Billionaire and former Starbucks CEO Howard Schultz has pitched his third-party presidential campaign as an effort to unite Americans. But so far, he seems to just be lashing out at Democrats.
Schultz attempted to push back on some of the criticism he’s faced since first teasing his potential candidacy by sharing an article to Twitter early Wednesday with the headline “Howard Schultz Could Actually Win the Presidency.”
In the since-deleted tweet (archived here), Schultz thanked the author for providing “thoughtful analysis of what’s possible.” But it seems Schultz, or whoever published the tweet for him, didn’t take a very close look at the content of the column they were adding to his already much-maligned Twitter presence.
Here’s an excerpt from the column shared by Schultz (emphasis added):
Current frontrunner Kamala Harris is far from reassuring. She’s a shrill (see the Kavanaugh hearings) quasi-socialist promising pie in the sky — Medicare-for-all, debt-free college, guaranteed pre-K, minimum basic income, confiscatory taxes — and she’s just getting started. Bernie and others will soon be following suit. Fauxcahontas already has, competing in a game of socialist one-upmanship.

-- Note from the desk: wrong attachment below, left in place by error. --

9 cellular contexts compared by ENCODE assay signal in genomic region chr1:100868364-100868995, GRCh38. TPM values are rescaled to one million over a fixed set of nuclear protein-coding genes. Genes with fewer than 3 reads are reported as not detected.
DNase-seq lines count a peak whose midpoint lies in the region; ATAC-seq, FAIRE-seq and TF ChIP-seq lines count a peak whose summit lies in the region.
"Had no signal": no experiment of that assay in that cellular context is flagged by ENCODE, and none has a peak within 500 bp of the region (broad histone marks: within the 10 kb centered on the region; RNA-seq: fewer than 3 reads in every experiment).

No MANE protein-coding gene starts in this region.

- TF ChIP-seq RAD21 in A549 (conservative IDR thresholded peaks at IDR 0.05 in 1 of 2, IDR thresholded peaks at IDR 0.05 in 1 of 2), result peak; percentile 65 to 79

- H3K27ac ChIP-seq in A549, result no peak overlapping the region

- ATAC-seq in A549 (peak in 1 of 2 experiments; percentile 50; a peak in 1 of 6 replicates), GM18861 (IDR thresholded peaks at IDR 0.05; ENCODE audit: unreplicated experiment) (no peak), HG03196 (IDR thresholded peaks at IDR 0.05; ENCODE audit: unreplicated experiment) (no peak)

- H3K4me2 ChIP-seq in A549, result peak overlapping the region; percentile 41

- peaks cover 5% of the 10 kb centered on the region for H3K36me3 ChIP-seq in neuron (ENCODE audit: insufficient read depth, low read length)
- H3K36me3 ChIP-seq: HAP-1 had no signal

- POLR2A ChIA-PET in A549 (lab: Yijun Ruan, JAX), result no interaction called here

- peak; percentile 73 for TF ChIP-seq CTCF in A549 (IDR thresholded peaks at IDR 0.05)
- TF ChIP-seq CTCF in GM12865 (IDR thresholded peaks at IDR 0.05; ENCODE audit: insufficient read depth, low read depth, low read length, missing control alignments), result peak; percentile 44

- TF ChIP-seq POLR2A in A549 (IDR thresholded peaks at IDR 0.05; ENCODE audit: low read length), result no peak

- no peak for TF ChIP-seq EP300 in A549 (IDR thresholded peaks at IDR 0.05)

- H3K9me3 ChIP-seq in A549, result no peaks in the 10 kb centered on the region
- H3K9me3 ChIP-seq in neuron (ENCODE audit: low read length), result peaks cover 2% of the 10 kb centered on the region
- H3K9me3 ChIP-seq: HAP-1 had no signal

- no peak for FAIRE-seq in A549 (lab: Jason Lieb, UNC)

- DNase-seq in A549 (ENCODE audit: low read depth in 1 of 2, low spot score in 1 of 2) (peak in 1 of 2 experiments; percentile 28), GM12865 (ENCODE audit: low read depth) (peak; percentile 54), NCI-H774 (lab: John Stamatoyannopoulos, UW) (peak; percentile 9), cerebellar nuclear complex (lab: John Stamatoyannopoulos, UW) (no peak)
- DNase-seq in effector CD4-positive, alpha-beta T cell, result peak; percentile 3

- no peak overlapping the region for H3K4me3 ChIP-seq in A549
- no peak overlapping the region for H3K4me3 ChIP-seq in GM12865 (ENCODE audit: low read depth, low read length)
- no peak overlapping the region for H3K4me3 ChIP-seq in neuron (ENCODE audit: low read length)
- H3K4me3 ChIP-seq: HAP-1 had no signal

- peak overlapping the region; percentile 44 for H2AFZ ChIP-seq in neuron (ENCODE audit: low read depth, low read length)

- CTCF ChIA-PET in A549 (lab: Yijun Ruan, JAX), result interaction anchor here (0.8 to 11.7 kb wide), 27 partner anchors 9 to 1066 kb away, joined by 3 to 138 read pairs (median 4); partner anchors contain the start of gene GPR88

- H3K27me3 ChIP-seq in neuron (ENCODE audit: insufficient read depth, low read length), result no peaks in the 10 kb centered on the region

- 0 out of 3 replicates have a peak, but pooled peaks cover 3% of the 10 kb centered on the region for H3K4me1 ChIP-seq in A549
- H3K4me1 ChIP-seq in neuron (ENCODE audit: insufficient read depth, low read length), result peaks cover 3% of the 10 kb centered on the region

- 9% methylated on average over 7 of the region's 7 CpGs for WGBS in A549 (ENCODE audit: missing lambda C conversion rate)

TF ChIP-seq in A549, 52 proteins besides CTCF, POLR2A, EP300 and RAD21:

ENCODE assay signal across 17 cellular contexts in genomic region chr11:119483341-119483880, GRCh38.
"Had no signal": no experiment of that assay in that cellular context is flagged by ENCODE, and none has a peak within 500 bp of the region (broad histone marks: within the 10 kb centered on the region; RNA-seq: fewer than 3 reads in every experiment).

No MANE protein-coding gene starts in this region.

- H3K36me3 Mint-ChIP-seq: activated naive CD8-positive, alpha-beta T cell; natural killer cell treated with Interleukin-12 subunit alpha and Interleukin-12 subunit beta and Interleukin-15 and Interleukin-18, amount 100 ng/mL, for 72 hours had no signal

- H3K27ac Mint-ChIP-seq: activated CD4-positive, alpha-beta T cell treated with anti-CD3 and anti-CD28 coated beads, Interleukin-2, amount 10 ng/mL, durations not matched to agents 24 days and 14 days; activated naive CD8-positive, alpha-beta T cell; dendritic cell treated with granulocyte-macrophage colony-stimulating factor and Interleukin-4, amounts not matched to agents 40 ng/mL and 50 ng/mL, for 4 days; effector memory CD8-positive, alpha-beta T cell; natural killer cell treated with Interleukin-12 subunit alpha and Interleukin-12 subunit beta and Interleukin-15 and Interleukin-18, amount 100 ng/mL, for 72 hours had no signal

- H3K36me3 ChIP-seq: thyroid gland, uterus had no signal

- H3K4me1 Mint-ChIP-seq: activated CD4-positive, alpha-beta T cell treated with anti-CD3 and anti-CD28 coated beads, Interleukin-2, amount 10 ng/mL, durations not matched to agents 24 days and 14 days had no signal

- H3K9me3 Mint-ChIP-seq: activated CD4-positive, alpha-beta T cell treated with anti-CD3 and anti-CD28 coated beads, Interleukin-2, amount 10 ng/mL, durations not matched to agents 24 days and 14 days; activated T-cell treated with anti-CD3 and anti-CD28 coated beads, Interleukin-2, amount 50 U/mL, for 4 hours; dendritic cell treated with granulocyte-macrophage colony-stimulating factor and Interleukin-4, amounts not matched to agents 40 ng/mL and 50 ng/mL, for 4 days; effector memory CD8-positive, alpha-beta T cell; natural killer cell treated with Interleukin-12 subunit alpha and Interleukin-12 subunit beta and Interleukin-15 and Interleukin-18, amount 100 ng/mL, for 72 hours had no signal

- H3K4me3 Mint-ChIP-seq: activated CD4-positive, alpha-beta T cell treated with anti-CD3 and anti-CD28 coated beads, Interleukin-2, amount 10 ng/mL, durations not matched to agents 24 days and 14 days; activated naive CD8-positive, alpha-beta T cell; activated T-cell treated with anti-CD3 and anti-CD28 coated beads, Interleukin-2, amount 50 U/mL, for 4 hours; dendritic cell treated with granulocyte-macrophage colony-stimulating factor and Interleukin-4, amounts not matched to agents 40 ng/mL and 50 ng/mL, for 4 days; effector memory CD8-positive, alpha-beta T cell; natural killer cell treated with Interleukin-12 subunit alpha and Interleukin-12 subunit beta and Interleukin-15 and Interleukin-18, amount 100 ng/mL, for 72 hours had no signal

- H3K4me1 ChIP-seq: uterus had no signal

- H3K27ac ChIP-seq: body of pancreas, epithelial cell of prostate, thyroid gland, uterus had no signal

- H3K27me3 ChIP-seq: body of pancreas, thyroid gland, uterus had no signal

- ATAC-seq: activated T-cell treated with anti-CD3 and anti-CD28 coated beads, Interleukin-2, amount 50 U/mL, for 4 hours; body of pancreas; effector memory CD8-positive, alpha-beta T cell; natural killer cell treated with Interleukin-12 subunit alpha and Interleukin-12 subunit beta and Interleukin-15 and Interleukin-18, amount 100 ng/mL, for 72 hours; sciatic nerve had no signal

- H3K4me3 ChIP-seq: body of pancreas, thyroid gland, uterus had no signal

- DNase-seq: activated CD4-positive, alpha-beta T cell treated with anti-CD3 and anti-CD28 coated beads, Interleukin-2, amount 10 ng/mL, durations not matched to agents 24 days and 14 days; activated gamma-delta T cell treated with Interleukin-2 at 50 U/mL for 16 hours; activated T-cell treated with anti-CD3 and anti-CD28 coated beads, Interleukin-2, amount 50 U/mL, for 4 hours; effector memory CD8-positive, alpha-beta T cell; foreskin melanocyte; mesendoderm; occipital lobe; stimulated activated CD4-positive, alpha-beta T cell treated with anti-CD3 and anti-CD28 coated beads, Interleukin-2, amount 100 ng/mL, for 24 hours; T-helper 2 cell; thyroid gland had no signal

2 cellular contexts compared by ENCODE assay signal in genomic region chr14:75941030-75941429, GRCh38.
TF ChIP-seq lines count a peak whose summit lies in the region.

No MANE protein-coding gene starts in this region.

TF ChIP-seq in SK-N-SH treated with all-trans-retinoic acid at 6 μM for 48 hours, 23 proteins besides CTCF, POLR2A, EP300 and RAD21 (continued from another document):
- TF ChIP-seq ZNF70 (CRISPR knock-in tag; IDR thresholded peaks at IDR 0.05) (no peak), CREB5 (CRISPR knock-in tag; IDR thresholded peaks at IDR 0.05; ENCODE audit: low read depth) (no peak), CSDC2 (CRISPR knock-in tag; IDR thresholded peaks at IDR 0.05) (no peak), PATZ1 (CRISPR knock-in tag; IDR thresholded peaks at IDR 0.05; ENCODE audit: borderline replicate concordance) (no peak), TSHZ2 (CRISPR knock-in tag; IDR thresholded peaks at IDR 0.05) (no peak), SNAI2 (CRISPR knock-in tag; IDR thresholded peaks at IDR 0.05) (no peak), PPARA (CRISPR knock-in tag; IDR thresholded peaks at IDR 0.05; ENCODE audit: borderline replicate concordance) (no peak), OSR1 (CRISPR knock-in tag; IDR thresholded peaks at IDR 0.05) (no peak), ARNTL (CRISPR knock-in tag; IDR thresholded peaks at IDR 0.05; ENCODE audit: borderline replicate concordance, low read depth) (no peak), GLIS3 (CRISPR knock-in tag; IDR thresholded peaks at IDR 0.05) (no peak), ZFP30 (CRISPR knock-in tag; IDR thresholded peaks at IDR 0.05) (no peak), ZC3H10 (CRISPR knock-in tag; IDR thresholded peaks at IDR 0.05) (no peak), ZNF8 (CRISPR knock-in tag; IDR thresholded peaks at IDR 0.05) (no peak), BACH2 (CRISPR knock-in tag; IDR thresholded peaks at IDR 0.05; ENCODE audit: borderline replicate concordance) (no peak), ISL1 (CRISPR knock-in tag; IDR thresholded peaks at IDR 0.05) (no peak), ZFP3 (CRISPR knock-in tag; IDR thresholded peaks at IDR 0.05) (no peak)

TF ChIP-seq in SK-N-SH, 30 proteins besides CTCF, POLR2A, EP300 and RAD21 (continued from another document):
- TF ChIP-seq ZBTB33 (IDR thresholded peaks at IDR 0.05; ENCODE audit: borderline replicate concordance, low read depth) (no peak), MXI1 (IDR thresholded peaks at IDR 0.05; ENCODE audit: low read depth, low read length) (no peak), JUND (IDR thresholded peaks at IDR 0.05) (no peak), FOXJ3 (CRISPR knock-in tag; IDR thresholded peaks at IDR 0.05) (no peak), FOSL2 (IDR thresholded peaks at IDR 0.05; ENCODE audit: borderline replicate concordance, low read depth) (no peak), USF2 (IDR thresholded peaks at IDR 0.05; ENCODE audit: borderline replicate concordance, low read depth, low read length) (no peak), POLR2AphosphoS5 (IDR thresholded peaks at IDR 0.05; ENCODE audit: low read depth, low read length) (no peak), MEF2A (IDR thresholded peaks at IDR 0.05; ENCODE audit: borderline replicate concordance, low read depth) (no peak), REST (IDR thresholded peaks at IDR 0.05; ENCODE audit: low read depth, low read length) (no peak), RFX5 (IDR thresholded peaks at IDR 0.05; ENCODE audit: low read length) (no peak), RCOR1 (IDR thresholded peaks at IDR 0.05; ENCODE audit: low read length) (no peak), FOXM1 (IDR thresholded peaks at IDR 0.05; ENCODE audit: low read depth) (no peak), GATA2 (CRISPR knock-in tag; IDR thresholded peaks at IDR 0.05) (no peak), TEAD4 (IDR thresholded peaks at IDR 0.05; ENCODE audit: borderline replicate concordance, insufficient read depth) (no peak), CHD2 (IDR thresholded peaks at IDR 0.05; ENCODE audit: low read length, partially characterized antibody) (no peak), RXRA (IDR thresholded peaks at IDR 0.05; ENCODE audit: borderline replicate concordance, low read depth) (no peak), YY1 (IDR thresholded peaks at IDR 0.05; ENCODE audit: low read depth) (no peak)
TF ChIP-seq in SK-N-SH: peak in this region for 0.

In a rush to latch on to any praise for his sharply criticized presidential ambitions, Schultz and his team appeared to endorse the suggestion that Senator Kamala Harris (D-Calif.) is “shrill,” and parroted the “Fauxcahontas” attack, lampooning Senator Elizabeth Warren’s (D-Mass.) claim of Native American ancestry.
From the start, Schultz has framed his potential candidacy as a means for uniting the country and bringing both sides together. It’s hard to see how he would accomplish that goal by amplifying those sorts of attacks on Democratic contenders, and so the link disappeared from his Twitter page after a Washington Post reporter asked Schultz’s team about it.
— Howard Schultz (@HowardSchultz) January 28, 2019
Schultz was asked why he deleted the tweet during a Wednesday night interview with CNN’s Anderson Cooper.
“Well, yeah, because I don’t want to get into the mud with anybody,” Schultz said. “I don’t want to get into revenge politics, which is obviously been the problem that I’m identifying.”
Schultz said he didn’t realize the specific comments about Harris and Warren were included in the column when it was shared and expressed a desire to about “mud slinging” in politics.
Watch Schultz’s interview with CNN below:
Please note: This is a commentary piece. The views and opinions expressed within it are those of the author only and do not necessarily reflect the editorial opinion of IJR.